GTA Movie Actor Says Film Will Depict Rockstar's "Collision Course" With Jack Thompson

"I thought it was a really good script."

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The BBC's upcoming Grand Theft Auto TV movie, Game Changer, will depict Rockstar Games co-founder Sam Houser and anti-game lawyer Jack Thompson on a "collision course." That's according to actor Bill Paxton, who plays Thompson in the movie, and spoke with The Wall Street Journal recently about it.

"They end up on this collision course," Paxton said about Sam Houser and Thompson. "It's an interesting piece because it's pretty well-leveaned. You've got the freedom of expression and stuff, and then you've got, 'Oh gosh, is there a line there?' I thought it was really a good script."

Sam Houser will be played by Harry Potter star Daniel Radcliffe.

The movie was at least partially shot in Cape Town, South Africa, Paxton said. He wrapped his scenes just a couple weeks ago. Game Changer does not yet have a premiere date.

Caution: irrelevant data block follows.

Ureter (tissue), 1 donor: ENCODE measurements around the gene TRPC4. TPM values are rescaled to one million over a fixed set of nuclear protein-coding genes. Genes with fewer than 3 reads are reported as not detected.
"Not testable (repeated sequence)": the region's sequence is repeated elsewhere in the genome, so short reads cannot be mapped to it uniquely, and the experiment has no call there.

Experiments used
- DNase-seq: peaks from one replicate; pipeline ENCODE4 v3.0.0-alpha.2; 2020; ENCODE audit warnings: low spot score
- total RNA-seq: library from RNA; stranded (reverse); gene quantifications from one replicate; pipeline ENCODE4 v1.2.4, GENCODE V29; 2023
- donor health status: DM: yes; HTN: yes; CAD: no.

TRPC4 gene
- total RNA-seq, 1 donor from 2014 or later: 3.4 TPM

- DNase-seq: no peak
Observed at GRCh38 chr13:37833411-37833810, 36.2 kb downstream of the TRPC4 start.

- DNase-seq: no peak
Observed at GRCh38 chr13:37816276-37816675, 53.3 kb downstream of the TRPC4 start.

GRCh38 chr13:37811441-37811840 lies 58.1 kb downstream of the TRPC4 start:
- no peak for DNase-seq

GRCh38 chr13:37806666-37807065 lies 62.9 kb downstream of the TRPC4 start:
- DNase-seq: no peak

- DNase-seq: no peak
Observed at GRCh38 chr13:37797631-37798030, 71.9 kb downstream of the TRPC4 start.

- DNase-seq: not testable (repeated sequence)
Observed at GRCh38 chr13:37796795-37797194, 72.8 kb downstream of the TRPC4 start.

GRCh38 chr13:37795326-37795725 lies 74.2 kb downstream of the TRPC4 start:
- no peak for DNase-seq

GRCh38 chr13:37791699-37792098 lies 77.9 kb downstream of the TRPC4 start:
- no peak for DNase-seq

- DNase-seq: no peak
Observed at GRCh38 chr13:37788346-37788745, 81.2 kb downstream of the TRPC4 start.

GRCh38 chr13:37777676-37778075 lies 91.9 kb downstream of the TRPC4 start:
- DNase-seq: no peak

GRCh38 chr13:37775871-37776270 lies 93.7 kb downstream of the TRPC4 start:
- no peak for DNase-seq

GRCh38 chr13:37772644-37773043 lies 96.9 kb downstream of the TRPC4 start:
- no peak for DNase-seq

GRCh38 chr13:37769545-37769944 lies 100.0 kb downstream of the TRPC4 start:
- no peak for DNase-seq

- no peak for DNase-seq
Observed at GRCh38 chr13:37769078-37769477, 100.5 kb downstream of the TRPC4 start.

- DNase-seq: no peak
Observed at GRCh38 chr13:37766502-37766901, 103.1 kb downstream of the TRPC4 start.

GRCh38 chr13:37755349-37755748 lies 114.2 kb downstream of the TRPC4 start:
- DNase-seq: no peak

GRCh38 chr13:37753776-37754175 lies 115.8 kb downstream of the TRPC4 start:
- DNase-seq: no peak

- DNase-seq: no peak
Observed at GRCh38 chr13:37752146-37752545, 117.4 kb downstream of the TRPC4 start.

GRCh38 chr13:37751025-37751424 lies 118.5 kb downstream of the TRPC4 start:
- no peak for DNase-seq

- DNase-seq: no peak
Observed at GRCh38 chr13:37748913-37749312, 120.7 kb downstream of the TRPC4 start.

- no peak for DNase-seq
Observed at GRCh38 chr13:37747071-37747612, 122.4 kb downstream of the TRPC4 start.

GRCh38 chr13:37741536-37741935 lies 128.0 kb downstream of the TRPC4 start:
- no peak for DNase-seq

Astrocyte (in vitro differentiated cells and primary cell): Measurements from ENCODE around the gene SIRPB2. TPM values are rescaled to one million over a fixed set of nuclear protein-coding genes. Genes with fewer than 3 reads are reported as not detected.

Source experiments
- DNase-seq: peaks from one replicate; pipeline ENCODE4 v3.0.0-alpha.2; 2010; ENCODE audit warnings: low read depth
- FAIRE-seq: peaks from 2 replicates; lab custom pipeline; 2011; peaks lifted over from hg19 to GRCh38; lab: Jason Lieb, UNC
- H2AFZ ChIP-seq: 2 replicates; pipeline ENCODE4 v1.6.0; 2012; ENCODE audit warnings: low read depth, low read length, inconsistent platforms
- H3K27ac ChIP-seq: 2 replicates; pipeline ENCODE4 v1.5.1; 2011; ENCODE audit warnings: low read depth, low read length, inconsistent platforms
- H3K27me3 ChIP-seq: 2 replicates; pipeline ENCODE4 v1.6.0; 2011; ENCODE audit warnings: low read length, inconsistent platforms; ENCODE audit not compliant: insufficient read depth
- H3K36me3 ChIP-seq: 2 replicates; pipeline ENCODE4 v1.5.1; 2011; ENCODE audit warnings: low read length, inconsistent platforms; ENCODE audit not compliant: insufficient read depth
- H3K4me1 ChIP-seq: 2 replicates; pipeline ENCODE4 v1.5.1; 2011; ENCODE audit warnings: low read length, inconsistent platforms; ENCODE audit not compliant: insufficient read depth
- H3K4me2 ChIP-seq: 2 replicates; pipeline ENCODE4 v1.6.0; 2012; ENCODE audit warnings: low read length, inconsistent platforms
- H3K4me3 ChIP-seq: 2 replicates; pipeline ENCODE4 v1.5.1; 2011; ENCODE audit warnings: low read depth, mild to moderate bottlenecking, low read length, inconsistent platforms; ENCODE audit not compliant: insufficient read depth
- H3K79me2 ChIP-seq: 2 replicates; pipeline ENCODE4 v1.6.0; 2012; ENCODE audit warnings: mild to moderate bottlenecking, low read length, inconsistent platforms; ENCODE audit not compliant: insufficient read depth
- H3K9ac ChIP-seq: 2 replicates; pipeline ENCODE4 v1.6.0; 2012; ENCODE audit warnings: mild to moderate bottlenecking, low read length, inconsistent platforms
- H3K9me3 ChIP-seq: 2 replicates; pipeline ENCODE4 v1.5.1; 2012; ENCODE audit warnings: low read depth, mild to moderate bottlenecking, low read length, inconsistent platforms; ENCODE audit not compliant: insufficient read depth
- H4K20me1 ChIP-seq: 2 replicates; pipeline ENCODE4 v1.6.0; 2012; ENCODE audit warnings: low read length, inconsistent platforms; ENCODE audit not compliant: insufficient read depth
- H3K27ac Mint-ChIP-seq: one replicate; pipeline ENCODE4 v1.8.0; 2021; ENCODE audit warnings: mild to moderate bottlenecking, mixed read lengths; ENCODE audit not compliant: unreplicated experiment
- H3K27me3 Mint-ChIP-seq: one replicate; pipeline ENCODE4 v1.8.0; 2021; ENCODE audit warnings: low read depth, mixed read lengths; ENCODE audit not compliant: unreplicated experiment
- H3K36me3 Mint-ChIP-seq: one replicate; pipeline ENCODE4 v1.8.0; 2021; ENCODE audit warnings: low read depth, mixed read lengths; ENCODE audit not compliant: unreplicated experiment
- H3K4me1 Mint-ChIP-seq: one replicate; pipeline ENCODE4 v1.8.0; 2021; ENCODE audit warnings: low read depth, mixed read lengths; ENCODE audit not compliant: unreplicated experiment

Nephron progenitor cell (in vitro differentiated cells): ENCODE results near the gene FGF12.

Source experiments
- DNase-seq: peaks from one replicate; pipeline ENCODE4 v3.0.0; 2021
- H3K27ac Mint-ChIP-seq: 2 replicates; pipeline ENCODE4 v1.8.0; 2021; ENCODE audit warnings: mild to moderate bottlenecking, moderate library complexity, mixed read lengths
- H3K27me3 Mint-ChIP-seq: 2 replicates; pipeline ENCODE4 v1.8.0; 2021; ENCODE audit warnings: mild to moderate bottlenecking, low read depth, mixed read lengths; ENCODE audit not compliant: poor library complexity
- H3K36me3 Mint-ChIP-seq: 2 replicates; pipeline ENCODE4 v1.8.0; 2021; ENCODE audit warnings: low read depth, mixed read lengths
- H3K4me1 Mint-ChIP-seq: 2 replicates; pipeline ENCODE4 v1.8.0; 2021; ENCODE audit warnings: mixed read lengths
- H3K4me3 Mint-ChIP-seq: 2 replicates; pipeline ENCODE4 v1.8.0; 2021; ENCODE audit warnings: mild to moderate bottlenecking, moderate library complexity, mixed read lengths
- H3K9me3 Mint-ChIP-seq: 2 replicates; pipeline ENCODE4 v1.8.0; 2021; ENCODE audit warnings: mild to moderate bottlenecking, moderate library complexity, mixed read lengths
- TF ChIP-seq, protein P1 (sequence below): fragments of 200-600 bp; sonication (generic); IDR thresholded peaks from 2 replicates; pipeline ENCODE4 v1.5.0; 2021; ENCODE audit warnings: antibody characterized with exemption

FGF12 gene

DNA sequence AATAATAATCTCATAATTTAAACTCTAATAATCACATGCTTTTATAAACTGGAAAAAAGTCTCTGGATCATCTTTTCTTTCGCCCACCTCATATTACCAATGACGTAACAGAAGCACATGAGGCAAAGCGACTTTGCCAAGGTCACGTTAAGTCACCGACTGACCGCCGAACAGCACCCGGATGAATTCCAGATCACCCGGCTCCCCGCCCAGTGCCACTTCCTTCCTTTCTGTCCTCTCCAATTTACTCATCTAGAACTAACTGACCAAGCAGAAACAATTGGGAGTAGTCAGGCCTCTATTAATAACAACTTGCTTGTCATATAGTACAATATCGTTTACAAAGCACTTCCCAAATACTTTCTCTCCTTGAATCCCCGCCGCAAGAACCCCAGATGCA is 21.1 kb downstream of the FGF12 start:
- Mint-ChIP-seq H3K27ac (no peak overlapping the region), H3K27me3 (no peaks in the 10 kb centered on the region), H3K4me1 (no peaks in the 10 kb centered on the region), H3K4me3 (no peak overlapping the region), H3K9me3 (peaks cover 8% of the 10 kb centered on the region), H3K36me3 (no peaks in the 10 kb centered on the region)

The made-for-TV movie is centered around Thompson's appeal to the family of Devin Moore, the Alabama man who shot and killed three police officers in 2005. In court, Thompson sought to show how the developers of Grand Theft Auto, Rockstar Games, along with console-makers, were at least partially responsible for the crime. Moore was sentenced to death and is currently on death row.

At the time, the real-world Thompson said about the case:

"What we're saying is that Devin Moore was, in effect, trained to do what he did. He was given a murder simulator. He bought it as a minor. He played it hundreds of hours, which is primarily a cop-killing game. It's our theory, which we think we can prove to a jury in Alabama, that, but for the video game training, he would not have done what he did."

As you might expect, Game Changer is generating quite a stir. Some of the original Grand Theft Auto developers are not happy about the movie, which is being produced without the participation of Rockstar Games or parent company Take-Two Interactive. For its part, Take-Two recently filed a lawsuit against the BBC regarding the movie's use of the Grand Theft Auto IP, but not to stop the film from airing.

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